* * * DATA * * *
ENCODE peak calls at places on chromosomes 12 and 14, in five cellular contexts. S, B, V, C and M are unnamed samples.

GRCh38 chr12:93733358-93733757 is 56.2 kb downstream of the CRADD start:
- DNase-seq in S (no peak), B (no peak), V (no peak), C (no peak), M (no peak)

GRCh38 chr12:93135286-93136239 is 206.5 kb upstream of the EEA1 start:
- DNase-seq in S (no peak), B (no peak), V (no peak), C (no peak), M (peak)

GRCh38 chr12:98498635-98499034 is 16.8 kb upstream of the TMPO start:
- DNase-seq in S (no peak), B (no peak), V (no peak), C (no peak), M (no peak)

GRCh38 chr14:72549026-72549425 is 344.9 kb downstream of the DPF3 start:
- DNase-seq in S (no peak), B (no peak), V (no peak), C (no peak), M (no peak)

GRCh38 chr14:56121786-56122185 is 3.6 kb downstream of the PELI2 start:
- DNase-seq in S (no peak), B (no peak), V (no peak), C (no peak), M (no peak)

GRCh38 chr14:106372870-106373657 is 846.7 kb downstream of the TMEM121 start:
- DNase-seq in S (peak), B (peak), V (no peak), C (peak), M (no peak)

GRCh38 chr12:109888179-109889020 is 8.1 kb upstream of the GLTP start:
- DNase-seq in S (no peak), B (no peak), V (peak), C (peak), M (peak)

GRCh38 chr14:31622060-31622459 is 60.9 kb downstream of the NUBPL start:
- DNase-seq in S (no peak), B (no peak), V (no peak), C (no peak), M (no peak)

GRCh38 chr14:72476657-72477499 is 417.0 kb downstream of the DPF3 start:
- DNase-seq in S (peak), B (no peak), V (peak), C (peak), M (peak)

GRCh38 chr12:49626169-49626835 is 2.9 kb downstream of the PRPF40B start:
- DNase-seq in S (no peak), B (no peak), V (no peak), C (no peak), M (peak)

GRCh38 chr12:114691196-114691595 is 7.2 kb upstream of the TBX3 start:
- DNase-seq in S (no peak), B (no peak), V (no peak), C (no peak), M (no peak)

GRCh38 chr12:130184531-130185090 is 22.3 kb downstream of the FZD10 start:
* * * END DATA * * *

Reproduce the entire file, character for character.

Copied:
ENCODE peak calls at places on chromosomes 12 and 14, in five cellular contexts. S, B, V, C and M are unnamed samples.

GRCh38 chr12:93733358-93733757 is 56.2 kb downstream of the CRADD start:
- DNase-seq in S (no peak), B (no peak), V (no peak), C (no peak), M (no peak)

GRCh38 chr12:93135286-93136239 is 206.5 kb upstream of the EEA1 start:
- DNase-seq in S (no peak), B (no peak), V (no peak), C (no peak), M (peak)

GRCh38 chr12:98498635-98499034 is 16.8 kb upstream of the TMPO start:
- DNase-seq in S (no peak), B (no peak), V (no peak), C (no peak), M (no peak)

GRCh38 chr14:72549026-72549425 is 344.9 kb downstream of the DPF3 start:
- DNase-seq in S (no peak), B (no peak), V (no peak), C (no peak), M (no peak)

GRCh38 chr14:56121786-56122185 is 3.6 kb downstream of the PELI2 start:
- DNase-seq in S (no peak), B (no peak), V (no peak), C (no peak), M (no peak)

GRCh38 chr14:106372870-106373657 is 846.7 kb downstream of the TMEM121 start:
- DNase-seq in S (peak), B (peak), V (no peak), C (peak), M (no peak)

GRCh38 chr12:109888179-109889020 is 8.1 kb upstream of the GLTP start:
- DNase-seq in S (no peak), B (no peak), V (peak), C (peak), M (peak)

GRCh38 chr14:31622060-31622459 is 60.9 kb downstream of the NUBPL start:
- DNase-seq in S (no peak), B (no peak), V (no peak), C (no peak), M (no peak)

GRCh38 chr14:72476657-72477499 is 417.0 kb downstream of the DPF3 start:
- DNase-seq in S (peak), B (no peak), V (peak), C (peak), M (peak)

GRCh38 chr12:49626169-49626835 is 2.9 kb downstream of the PRPF40B start:
- DNase-seq in S (no peak), B (no peak), V (no peak), C (no peak), M (peak)

GRCh38 chr12:114691196-114691595 is 7.2 kb upstream of the TBX3 start:
- DNase-seq in S (no peak), B (no peak), V (no peak), C (no peak), M (no peak)

GRCh38 chr12:130184531-130185090 is 22.3 kb downstream of the FZD10 start: